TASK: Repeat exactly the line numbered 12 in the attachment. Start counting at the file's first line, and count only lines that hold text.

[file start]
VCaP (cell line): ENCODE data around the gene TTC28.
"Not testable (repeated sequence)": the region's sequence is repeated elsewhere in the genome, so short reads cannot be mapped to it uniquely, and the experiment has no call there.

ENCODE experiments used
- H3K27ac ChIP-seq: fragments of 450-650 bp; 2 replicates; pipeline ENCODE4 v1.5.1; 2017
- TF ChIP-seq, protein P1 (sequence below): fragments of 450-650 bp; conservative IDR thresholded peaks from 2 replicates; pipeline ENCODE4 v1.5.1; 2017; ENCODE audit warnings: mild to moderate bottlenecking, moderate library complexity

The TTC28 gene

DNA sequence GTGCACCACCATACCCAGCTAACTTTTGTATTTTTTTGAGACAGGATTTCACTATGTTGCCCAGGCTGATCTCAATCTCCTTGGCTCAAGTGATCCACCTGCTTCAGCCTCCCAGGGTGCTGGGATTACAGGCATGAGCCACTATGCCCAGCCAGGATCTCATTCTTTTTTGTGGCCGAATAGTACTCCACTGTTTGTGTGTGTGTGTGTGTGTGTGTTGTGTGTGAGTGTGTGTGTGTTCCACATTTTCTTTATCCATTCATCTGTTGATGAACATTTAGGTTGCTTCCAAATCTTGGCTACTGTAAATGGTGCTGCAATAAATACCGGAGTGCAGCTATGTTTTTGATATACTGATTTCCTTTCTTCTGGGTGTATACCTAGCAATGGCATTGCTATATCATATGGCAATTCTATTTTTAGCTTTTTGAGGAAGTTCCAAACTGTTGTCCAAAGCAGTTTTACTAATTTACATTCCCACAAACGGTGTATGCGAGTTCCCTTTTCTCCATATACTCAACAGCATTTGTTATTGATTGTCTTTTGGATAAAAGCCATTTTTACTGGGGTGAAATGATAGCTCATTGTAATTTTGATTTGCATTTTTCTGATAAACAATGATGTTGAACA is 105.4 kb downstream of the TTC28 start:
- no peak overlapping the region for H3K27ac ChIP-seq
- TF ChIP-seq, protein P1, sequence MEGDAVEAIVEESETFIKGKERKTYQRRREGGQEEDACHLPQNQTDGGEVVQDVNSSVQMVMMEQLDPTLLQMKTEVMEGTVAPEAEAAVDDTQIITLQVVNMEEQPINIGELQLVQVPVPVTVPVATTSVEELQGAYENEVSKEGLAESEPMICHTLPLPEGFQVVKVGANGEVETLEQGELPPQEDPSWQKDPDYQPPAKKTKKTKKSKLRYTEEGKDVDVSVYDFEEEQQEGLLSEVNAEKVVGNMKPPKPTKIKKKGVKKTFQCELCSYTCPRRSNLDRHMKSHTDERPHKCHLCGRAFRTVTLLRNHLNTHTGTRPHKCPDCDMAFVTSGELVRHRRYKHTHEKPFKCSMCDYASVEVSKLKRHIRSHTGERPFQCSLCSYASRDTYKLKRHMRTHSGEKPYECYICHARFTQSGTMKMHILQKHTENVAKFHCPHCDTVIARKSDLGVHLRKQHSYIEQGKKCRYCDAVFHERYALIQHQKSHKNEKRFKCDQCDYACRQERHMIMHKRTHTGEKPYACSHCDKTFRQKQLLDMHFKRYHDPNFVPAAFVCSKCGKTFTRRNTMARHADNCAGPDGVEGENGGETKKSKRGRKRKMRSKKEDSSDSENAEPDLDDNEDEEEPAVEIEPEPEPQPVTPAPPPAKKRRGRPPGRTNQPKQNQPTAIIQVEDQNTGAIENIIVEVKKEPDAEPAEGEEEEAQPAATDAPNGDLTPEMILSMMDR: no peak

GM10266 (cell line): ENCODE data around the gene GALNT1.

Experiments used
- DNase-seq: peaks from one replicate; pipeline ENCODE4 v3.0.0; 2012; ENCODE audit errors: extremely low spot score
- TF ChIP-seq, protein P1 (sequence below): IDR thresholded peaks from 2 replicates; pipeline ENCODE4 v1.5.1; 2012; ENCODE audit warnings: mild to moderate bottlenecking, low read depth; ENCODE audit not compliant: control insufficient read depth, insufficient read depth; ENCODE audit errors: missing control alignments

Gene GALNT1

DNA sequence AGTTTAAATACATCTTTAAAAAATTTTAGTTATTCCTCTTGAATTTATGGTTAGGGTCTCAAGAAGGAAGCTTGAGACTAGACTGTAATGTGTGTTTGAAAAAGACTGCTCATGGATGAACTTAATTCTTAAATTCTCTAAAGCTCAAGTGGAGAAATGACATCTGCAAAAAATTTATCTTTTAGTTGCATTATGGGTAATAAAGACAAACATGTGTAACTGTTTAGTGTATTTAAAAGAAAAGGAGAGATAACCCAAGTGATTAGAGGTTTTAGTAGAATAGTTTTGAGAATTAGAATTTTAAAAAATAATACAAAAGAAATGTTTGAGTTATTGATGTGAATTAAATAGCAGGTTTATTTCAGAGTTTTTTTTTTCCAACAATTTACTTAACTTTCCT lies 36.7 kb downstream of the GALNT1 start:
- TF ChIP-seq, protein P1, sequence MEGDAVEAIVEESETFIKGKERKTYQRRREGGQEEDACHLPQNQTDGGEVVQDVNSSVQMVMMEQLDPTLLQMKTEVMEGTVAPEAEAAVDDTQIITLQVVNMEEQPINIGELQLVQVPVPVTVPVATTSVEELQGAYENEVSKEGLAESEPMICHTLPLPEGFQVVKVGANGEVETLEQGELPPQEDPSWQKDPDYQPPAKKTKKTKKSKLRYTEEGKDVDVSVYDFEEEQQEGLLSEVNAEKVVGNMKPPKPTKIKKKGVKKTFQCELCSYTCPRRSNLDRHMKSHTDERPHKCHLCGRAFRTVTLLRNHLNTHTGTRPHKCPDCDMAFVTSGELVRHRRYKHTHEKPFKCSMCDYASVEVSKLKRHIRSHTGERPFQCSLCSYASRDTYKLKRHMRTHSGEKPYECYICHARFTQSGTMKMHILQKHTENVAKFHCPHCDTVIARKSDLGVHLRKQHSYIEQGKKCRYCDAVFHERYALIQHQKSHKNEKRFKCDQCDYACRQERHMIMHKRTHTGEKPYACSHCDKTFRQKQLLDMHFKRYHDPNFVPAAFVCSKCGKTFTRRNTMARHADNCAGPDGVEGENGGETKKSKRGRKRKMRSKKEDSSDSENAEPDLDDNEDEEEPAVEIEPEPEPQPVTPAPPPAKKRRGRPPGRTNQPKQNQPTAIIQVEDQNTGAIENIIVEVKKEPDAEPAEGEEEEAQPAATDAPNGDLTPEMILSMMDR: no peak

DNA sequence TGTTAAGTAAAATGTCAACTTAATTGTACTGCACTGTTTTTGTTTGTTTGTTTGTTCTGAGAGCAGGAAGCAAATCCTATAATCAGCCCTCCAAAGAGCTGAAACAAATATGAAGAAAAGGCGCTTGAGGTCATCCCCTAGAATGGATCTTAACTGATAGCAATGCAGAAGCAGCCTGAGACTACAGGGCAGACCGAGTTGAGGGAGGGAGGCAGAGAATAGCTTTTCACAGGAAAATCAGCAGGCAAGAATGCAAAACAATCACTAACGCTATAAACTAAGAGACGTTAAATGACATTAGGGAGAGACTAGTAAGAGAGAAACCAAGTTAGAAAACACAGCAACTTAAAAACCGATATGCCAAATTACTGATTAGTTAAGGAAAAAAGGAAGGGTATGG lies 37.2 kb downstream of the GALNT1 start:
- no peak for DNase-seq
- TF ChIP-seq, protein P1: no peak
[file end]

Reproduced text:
- DNase-seq: peaks from one replicate; pipeline ENCODE4 v3.0.0; 2012; ENCODE audit errors: extremely low spot score